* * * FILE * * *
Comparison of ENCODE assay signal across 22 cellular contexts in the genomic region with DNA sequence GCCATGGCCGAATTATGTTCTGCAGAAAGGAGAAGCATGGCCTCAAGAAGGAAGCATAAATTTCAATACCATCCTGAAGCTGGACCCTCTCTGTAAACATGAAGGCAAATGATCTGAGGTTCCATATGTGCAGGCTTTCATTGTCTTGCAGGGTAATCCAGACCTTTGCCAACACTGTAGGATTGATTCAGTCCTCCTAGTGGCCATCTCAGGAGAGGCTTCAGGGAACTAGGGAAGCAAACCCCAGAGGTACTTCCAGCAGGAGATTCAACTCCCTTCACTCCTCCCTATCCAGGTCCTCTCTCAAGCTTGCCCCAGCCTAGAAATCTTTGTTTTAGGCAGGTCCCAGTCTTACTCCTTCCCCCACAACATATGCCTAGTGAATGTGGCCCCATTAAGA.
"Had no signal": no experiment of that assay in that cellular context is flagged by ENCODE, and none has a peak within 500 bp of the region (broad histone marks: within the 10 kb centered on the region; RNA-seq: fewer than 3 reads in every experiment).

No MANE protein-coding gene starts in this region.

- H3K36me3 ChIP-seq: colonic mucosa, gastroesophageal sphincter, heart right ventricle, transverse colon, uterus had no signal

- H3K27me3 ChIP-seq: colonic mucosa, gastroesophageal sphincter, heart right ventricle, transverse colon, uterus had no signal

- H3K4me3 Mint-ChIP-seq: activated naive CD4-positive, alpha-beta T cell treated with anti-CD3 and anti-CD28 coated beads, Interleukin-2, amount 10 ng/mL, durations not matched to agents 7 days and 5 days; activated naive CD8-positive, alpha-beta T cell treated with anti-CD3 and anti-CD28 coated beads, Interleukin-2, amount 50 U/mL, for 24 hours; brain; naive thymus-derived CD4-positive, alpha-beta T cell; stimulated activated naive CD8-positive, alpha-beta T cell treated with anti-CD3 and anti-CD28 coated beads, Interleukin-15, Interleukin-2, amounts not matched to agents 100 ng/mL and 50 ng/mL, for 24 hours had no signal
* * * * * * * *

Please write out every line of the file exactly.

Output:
Comparison of ENCODE assay signal across 22 cellular contexts in the genomic region with DNA sequence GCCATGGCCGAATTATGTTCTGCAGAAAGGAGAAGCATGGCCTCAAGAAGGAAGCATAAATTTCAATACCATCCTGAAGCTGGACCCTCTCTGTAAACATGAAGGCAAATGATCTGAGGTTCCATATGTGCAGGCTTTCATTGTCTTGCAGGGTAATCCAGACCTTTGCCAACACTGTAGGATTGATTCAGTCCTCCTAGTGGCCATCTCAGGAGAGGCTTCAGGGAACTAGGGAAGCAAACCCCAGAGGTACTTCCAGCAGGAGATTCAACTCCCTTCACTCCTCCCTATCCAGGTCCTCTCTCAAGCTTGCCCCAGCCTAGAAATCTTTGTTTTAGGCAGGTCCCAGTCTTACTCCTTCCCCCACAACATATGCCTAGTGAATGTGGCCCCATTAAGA.
"Had no signal": no experiment of that assay in that cellular context is flagged by ENCODE, and none has a peak within 500 bp of the region (broad histone marks: within the 10 kb centered on the region; RNA-seq: fewer than 3 reads in every experiment).

No MANE protein-coding gene starts in this region.

- H3K36me3 ChIP-seq: colonic mucosa, gastroesophageal sphincter, heart right ventricle, transverse colon, uterus had no signal

- H3K27me3 ChIP-seq: colonic mucosa, gastroesophageal sphincter, heart right ventricle, transverse colon, uterus had no signal

- H3K4me3 Mint-ChIP-seq: activated naive CD4-positive, alpha-beta T cell treated with anti-CD3 and anti-CD28 coated beads, Interleukin-2, amount 10 ng/mL, durations not matched to agents 7 days and 5 days; activated naive CD8-positive, alpha-beta T cell treated with anti-CD3 and anti-CD28 coated beads, Interleukin-2, amount 50 U/mL, for 24 hours; brain; naive thymus-derived CD4-positive, alpha-beta T cell; stimulated activated naive CD8-positive, alpha-beta T cell treated with anti-CD3 and anti-CD28 coated beads, Interleukin-15, Interleukin-2, amounts not matched to agents 100 ng/mL and 50 ng/mL, for 24 hours had no signal